28 5 Important Characteristics of Free Enterprise 1. Economic Freedom  the ability to choose everything economically to embark upon: occupation, what to purchase, what to sell, etc. 2. Voluntary Exchange  The act of buyers and sellers freely and willingly engaging in market transactions. The desire is that both buyer and seller will believe themselves to be better off from the transaction than what they began.

29 3. Private Property Rights  The privilege that entitles people to own and control their possessions as they wish; provides incentive of people to want to succeed knowing that all they achieve is theirs to do as they please. 4. Profit Motive  the driving force that encourages people and organizations to improve their material well-being; the idea that what we have will be better off than what we started with.

30 5. Competition  the struggle among sellers to attract consumers while lowering costs. The idea that producers will do what they need to do to compete for the money of consumers.

31 Roles of Branches On the handout are 3 columns of groups of people who have specific roles in our economy. I am going to have you work with 3 different sets of partners to examine the 3 groups of people working to make our economy function. You will have 10 minutes per partnership before I ask you to rotate to a new partner to examine the next group. (What should these groups roles be? Question and discussion)

32 Examining the International Spectrum Chapter 17 Sections 1 and 2;

33 Trade Based off the fact that one country may be better suited to produce a product than another country: Specialization; Specialization of a country is always based off the resources that can be obtained (factors of production) Exports-The goods and services that a country produces and then sells to other nations Imports-goods and services that one country buys from another country.

34 US Imports (Oil)

35 US Exports

36 Basis for Trade Absolute Advantage  when a country can produce a product more efficiently than another country Comparative Advantage  when a country can produce a product at a lower opportunity cost.

37 Comparative Advantage China has a absolute advantage in both shoes and cloth. WHY?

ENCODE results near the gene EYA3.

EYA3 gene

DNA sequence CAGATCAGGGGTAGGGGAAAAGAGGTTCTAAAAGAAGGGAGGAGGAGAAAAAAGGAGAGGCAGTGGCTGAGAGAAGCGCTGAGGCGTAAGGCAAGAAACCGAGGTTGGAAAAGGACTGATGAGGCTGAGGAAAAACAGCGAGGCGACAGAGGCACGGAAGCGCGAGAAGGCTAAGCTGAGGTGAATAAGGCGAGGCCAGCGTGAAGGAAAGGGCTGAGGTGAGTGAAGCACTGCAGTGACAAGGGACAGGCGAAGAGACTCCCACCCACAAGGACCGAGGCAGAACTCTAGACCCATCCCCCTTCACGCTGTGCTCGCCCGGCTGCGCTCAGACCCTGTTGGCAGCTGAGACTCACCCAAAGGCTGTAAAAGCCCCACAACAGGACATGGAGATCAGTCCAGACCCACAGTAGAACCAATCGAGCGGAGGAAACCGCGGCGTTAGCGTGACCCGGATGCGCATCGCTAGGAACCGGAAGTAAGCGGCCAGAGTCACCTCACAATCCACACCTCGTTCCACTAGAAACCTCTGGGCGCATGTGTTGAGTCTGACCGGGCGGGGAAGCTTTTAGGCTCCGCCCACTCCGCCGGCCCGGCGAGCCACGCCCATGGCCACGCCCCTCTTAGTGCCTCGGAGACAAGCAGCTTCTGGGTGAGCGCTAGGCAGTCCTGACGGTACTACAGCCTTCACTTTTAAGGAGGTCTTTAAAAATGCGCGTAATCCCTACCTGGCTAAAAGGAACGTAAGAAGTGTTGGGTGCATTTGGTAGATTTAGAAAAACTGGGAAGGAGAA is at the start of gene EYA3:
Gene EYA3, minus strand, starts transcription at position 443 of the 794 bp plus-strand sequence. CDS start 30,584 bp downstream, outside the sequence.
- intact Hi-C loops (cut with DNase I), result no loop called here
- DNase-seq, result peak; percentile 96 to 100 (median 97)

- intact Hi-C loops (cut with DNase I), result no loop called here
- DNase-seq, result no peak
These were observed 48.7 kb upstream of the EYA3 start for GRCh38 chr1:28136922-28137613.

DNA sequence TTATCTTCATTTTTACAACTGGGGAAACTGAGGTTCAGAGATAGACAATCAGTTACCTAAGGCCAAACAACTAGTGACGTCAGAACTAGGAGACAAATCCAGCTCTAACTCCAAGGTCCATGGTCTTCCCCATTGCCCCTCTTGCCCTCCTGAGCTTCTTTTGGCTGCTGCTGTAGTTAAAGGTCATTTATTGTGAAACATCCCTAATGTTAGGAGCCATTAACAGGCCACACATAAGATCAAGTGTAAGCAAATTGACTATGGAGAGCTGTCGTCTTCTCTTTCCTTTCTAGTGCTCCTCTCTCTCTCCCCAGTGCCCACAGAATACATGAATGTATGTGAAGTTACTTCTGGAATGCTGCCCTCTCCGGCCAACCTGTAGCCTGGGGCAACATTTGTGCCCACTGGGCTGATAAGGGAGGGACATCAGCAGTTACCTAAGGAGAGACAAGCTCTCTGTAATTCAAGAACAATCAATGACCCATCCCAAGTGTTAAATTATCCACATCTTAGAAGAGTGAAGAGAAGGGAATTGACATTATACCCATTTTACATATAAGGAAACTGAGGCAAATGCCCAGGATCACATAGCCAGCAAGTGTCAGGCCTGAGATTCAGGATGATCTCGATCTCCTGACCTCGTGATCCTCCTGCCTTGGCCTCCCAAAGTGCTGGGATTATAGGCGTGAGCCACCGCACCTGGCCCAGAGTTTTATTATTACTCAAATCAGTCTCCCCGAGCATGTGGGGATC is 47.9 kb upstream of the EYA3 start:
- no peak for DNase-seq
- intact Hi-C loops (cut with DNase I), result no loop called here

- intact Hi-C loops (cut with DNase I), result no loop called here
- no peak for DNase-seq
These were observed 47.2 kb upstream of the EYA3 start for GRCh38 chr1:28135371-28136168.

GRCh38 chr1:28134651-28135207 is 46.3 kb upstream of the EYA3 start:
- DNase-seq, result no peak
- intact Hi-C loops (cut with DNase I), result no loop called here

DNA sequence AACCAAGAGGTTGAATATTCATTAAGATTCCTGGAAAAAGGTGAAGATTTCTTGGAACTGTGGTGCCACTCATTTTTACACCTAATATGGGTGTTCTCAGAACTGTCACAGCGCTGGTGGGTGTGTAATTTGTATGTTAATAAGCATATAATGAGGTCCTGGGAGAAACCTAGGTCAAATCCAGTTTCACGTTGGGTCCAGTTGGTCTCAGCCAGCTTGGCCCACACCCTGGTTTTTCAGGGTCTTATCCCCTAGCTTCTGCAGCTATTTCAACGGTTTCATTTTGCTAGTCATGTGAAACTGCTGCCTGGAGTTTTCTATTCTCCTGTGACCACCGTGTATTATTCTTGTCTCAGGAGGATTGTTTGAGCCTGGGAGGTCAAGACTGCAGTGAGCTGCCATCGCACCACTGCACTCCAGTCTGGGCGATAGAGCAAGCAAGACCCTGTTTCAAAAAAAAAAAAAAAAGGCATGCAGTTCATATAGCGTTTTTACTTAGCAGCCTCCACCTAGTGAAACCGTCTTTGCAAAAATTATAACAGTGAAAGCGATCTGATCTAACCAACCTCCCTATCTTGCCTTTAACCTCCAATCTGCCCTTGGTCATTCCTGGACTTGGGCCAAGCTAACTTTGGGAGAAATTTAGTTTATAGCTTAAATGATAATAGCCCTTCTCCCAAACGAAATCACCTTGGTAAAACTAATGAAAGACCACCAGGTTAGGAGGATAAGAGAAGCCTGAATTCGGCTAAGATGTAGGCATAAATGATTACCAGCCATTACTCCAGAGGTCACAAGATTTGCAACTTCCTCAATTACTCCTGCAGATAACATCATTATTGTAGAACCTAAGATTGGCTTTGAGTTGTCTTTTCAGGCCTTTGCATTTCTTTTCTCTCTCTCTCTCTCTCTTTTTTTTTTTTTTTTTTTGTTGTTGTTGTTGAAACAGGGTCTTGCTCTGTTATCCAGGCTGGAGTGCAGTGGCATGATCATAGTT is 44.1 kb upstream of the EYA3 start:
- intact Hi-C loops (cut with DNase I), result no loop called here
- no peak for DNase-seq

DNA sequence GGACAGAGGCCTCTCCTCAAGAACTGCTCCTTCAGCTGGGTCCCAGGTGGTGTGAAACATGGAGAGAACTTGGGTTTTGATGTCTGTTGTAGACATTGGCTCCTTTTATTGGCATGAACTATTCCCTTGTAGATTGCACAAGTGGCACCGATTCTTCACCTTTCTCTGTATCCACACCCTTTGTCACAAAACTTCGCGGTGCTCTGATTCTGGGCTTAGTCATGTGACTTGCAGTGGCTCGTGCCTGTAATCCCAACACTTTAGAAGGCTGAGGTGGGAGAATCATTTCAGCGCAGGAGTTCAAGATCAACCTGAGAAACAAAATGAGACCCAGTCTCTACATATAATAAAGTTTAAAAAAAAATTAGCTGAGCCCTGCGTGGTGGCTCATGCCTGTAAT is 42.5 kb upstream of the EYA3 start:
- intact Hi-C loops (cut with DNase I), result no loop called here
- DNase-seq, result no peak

38 Comparative Advantage Ask yourself, how much does it “cost” China to produce shoes instead of cloth? Ask the same question for India?

39 The Gains from Trade People will be better off producing the product that has a lower “cost” to them.

40 Restricting International Trade Tariffs  a tax placed on imports to increase their price in the domestic market; Protective Tariff  a tariff high enough to protect less-efficient domestic industries; Revenue Tariff  a tariff high enough to generate revenue for the government without prohibiting imports;

41 Quotas A limit place on the quantities of a product that can be imported; again, to protect domestic producers; Also, prevent dumping, or selling products abroad at lower than cost to produce them at home; WHY would a business lose money by “dumping?”

42 Protectionists Favor trade barriers that protect domestic industries: ▫National Defense – we do not want to become too dependent on other countries; ▫Promoting Infant Industries – new companies should be protected from foreign industries; ▫Protecting Domestic Jobs – against the cheap foreign labor; ▫Keeping money at home – have our money count towards our GDP; ▫Helping Balance of Payments – helps balance the amount of money going out that is coming in

43 Free Trade Movement Fear that tariffs and quotas will cause disputes amongst countries, bringing retaliation; If all countries use free trade then the world resources will be used more efficiently and will be less costly across the world;